Published on November 06, 2015
From the hallways of the flagship Benson Centre to new play structures in community parks, the City of Cornwall is showing a commitment to making things accessible to all residents.
It’s been 10 years since the Accessibility for Ontarians with Disabilities Act (AODA) came into effect, and in that time, the city has made tremendous gains on accessibility.
“We have become known as one of the leaders in the province on accessibility issues,” said Manon Levesque, deputy city clerk and accessibility advisor. “We took a pro-active approach many years ago and it is starting to pay dividends. The results are becoming more apparent and we continue to make strides every year.”
The city has an accessibility plan which sets out a goal of achieving an accessible and barrier-free community by 2025. To help achieve that goal, the city relies in part on the Municipal Accessibility Advisory Committee (MAAC). This volunteer group of residents advises council on accessibility matters and provides annual updates on Cornwall’s progress in becoming barrier-free.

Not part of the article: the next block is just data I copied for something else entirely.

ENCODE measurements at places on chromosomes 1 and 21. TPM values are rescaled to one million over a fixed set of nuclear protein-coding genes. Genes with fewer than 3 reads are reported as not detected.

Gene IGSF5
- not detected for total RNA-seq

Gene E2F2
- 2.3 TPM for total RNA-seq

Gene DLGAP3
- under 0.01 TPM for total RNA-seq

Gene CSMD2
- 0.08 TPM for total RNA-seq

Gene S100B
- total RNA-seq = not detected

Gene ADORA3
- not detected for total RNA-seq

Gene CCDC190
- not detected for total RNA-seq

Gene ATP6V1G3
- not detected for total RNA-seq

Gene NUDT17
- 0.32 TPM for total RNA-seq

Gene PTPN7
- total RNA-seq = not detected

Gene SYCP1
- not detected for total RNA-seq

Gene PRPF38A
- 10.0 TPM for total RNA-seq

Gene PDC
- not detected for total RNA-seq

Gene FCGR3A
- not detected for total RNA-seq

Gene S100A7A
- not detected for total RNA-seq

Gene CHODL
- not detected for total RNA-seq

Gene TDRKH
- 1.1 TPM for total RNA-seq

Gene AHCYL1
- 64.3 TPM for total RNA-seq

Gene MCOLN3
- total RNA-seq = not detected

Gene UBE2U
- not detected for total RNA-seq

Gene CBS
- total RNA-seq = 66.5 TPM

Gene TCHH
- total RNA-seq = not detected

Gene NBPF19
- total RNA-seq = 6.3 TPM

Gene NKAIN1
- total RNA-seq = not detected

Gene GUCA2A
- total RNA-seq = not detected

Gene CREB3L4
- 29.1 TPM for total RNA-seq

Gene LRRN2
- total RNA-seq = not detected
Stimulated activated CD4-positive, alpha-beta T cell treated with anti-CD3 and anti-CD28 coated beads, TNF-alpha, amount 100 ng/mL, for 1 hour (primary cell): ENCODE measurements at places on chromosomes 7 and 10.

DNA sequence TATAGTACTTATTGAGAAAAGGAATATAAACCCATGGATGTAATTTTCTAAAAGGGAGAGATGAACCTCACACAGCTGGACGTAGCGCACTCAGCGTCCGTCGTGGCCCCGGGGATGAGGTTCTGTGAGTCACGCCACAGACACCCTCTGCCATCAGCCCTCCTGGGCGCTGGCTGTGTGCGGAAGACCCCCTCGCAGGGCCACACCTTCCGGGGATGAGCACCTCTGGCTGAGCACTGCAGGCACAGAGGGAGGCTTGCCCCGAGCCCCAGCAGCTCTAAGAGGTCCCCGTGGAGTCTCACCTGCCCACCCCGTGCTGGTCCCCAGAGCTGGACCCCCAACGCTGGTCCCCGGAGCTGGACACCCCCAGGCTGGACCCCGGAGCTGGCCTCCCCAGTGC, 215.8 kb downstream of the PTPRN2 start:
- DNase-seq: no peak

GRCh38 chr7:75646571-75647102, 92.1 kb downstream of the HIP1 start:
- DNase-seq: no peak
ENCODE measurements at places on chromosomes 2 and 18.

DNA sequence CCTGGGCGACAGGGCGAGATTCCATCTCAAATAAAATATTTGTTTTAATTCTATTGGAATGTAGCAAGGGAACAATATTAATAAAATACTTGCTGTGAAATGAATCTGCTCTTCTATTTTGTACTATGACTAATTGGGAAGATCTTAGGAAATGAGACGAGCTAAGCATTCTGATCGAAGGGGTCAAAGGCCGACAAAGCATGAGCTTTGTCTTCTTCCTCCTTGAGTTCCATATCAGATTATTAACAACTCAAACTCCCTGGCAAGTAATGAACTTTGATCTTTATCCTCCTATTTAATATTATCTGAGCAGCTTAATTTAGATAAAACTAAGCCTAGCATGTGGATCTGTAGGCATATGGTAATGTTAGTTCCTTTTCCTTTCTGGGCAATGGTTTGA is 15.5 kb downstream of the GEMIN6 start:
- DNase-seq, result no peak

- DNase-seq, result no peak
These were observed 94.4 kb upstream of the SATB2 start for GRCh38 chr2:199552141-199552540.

On Thursday MAAC took things a step further by organizing a tour to showcase the accessibility features in place at a number of public facilities and parks in Cornwall. City officials, MAAC members and other community leaders got to see and hear about the accessibility features in place at the Aquatic Centre, Benson Centre, Cornwall Public Library, Cornwall Transit and numerous parks.
Tour participants got to see a whole slate of features that add to Cornwall’s reputation as an accessible community. This includes ramped pool entrances and swimming aids at the Aquatic Centre, designated seating areas for persons in wheelchairs and their families at the Benson Centre and elevator access and large-print offerings at the Library, to name just a few. Tour participants were transported by Cornwall Transit, which proudly offers a Handi-Transit service.
Some other highlights of the city’s accessibility efforts include:
- 13 city parks now have splashpads and/or accessible playground equipment, with plans to add more in future years.
- Eight city intersections are now equipped with audible pedestrian signals
- Accessible signage has been installed in municipal buildings
- Free parking is provided to motorists displaying an accessible parking pass (this includes on-street parking and in city-owned parking lots)
- Making information more accessible through improvements to the city website, including the development of a mobile version for mobile devices such as phones and tablets
“Thanks to work of MAAC and the support of city council, we really have come a long way in removing barriers in our community,” said Levesque.